Thursday, December 17, 2009

'Tis The Season To Be Jolly?

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What is it about the holidays? Parties, shopping, family--and a heightened expectation that we all be filled with good holiday cheer--can lead to an intense array of feelings and reactions. More often than not, the pressure to be on our best holiday behavior can actually bring out the worst and not the best in us.

In an interview I did recently for a radio show on caregiving during the holidays, the host and I wondered why it is that holidays are such a hard time for taking care of ourselves. Many times we put our healthy routines and habits on hold to be with our families, complete holiday tasks and socialize. But along the way our bodies and our sense of self can deteriorate.

There seems to be a direct connection in my experience between the abandonment of self-care, the putting on of a 'happy face' and the ability to overindulge, feel bad about ourselves and disconnect from our bodies. The more we give ourselves away, the easier it is to abandon our bodies and our health. Almost as a way of compensating, we grab for the 'treats' that may make us feel worse in the end--alcohol, sugar, chocolate--without really listening to what we need. Since these treats may be the only form of (albeit false) self-care we get, we cling to them even more during the holidays than we might at other times.

So what keeps us connected during the holidays to our health and ourselves? This year, as you move into the holiday frenzy and toward food, family and friends, pay attention to the way you interact with your body and see if there's a way to stay connected. Notice if there's a way to fit in a moment for yourself amid the hustle--one that allows you to take a few deep breaths and pay attention to how your body is doing, what it might actually want or need. Use your body relationship as a way of actually checking in with yourself: are you tired? Sad? In need of some time to yourself? Your body often holds a host of messages that are available to you as soon as you check in.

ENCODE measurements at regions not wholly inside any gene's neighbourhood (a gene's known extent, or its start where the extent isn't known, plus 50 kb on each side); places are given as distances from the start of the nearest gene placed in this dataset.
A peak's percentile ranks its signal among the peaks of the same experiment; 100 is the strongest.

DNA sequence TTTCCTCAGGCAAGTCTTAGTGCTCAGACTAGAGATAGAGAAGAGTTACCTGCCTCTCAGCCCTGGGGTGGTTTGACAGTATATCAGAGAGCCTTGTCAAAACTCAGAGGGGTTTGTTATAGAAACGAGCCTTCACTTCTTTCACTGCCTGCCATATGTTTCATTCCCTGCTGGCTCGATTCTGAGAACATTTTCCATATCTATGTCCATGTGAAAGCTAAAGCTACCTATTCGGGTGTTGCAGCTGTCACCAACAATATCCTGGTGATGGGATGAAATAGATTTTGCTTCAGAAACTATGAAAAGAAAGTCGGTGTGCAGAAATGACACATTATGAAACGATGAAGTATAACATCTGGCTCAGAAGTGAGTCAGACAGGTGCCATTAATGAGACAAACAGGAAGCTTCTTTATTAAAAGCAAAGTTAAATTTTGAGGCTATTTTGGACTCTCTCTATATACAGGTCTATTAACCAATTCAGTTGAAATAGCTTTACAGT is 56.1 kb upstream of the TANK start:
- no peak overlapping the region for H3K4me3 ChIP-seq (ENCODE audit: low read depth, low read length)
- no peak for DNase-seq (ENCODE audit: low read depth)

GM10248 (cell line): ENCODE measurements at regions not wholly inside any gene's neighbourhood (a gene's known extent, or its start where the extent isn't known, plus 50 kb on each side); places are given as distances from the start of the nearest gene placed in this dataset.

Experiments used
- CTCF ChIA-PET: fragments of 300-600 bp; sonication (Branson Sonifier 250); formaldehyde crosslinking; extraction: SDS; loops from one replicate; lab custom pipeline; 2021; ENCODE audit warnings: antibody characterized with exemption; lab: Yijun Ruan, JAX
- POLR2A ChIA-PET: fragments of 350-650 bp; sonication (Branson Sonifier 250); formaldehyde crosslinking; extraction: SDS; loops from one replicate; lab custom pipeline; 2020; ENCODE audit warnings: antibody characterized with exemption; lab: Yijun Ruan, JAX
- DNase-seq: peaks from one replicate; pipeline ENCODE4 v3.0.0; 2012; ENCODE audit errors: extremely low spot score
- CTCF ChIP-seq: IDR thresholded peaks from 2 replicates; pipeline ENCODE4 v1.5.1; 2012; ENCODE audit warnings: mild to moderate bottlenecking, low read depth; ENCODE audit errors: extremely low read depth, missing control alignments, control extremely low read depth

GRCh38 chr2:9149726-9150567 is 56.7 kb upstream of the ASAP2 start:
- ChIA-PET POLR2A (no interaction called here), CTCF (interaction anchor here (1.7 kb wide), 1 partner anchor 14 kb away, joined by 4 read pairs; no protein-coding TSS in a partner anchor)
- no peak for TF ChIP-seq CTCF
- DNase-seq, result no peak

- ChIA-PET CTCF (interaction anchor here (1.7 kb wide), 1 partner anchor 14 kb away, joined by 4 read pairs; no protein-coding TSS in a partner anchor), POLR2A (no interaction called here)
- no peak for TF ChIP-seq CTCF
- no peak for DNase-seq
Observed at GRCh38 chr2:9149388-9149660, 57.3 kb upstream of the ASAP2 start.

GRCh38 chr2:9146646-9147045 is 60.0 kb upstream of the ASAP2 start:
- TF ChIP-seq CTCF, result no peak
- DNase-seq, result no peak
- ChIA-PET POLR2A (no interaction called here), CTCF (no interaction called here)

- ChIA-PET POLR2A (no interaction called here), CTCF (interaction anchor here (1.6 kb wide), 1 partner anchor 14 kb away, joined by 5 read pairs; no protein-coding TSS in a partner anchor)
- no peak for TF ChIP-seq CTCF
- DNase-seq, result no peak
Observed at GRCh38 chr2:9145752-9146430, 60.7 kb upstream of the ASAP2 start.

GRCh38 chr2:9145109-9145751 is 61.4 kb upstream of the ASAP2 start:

Our bodies don't lie. As we listen, they require us to be authentic about our feelings and our needs. And as with any relationship, our bodies prefer connection over disconnection, even in small doses. Checking in at all--even in a moment--to your body's needs begins to rebuild trust in the relationship.

It also helps when we stay honest: if you do find yourself overindulging, see if you can stay connected to your body and apologize rather than feeling guilty, shutting down and (probably) perpetuating the cycle. Ask your body what it needs, and recommit to doing the best you can to listen.
Reconnecting to your body and what it needs slows things down and takes you out of concepts of whether you've done something 'right' or 'wrong.' Stay light about your humanness and your ability to make mistakes. Allow yourself to be exactly where you are, doing the best you can.

Maybe this is what's so hard about the holidays. For many of us, our identities are shifting to take in old family relationships, traditions and expectations of meaning and kindness. It gets harder to stay in touch with our authentic selves rather than a put-on a--sometimes fake-- holiday face. And yet if we're not fully present to our experiences, something is lost--we can feel ourselves going through the motions. The same is true of our bodies--and there's no truer proof of this than the extra five or ten pounds so commonly associated with the holidays.

If you can't yet be totally authentic with the family, see if there's a way to be authentic with your body. Listen to its messages and see what it might be like to respond. Even if things can't look the way they usually do with your regular routines of diet and exercise, see if you can do little things that keep you connected: breathing, listening, even stretching or going for a walk. You don't have to be perfect, you just have to show up. Take the pressure off you and your body and let yourselves be exactly as you are, showing up with whatever you truly need. The fa la la la la can wait.

Over the Streudel and Through the Nog:
The Body Reunion Solution to Avoiding Holiday Overeating

Tune in before you go off to do your holiday shopping!

We'll explore how to:
*Steer Clear of Negative Holiday Eating Habits
*Avoid the Guilt of Overdoing It
*Develop a Better Relationship to Your Body Through the Holidays
*Gain Tools to Make Healthier Choices, Now and Into the New Year

This one-hour class is ideal for anyone struggling with their body and food, compulsive overeating or exercise or a feeling of discomfort with how they look and feel in their bodies.

CALL-IN NUMBER: (218) 339 2500
Access Code: 594697#

There will be a chance to ask questions and participate as much or as little as you want!
I wish you all a Happy and Healthy Holiday...

All my best,